The spa consists of a series of heated outdoor pools, each with a variety of amusing and odd jets and fountains to massage various sore bits. Large protuberances that look like steel crocus stamens fire slugs of water onto your shoulders. Submerged reclining beds, covered with pores, fizz your back with small bubbles. A big cauldron periodically erupts with jets of water and bursts of air, roiling like a pot of salted water ready to accept lobsters. The whole place is exquisitely crafted from custom cut and welded stainless steel, making it look like a sort of space ship/Swiss chalet hybrid.

Only barbarians eat fondue in summer

Boiled, pummeled, and squeaky clean, we decide to finish off the day with another emblematic Swiss activity—fondue. I’ve been told that no worthy Swiss would ever order fondue in the summer. It’s considered barbaric and a sign of ill breeding—something, perhaps, that the lower class French might do. But we do it anyway.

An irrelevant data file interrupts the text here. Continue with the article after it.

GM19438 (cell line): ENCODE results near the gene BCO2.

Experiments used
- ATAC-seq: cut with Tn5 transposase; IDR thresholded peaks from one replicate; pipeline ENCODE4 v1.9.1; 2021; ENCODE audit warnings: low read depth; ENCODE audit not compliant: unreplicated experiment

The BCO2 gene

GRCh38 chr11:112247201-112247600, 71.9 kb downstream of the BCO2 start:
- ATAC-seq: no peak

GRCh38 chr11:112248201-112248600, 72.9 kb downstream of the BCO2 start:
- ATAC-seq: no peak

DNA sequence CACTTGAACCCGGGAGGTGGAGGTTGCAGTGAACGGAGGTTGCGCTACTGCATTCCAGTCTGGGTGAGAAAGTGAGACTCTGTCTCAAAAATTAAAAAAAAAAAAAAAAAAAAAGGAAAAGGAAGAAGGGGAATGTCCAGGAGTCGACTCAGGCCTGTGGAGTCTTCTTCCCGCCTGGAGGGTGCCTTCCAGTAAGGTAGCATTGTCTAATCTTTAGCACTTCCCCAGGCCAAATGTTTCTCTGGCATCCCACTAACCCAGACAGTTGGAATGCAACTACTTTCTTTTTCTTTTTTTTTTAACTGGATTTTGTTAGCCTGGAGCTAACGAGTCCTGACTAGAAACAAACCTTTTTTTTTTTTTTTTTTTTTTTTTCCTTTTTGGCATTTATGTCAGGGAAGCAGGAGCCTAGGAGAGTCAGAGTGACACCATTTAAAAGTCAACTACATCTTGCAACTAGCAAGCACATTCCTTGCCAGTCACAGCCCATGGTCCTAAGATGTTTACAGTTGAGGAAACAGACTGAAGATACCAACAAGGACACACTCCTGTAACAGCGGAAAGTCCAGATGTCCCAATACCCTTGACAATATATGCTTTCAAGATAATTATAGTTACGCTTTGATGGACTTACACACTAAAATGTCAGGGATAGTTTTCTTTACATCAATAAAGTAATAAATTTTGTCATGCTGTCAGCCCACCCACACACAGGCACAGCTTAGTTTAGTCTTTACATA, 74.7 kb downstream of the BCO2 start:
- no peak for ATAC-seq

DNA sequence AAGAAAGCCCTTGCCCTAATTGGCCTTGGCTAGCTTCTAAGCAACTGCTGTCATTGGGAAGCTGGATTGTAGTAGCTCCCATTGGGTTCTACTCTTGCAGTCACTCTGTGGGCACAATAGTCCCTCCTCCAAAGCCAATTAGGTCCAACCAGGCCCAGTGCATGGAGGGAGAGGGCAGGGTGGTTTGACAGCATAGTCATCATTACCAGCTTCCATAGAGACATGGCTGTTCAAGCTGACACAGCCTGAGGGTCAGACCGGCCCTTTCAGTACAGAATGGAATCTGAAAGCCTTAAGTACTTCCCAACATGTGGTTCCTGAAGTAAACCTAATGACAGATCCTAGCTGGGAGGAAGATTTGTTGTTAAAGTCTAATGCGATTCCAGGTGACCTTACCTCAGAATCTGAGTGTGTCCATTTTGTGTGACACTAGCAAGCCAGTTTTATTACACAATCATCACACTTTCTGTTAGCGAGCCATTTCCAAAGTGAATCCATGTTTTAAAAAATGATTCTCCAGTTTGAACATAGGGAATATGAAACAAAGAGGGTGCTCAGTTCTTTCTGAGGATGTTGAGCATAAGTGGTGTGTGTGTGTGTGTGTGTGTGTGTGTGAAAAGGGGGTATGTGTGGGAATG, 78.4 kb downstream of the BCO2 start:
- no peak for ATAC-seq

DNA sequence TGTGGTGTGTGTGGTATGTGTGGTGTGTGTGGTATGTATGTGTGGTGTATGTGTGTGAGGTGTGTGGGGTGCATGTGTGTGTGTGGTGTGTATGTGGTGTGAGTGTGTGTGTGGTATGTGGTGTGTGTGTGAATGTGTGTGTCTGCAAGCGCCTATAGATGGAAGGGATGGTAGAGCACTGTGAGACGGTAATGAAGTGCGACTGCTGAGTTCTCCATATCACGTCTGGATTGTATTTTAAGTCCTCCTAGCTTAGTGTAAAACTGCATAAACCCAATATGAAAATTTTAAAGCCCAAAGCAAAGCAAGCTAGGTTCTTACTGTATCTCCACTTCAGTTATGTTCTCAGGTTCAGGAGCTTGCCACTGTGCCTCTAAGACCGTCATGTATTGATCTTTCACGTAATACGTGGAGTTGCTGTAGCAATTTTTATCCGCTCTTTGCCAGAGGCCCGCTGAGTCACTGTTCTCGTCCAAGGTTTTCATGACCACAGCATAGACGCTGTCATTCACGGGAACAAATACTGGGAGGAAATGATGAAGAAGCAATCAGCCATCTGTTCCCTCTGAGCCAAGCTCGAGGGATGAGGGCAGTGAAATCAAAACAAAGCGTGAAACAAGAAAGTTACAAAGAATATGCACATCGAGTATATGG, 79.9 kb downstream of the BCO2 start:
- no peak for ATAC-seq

The waiter looks at us uncomfortably when we place an order for fondue—summer fondue—but he does not resist. I watch a kitchen worker locate an old loaf of bread and hack it to pieces, shaking his head all the while at the sorry state of the restaurant that employs him, since it must resort to admitting cretins that order fondue in summer. The waiter gingerly drops off the pot of molten cheese and basket of bread, and then erects a screen so that nobody from the street can see how down-market his establishment has become. Well, not really. But I can’t help but notice that nobody else orders fondue, and nobody looks at us. We enjoy it immensely.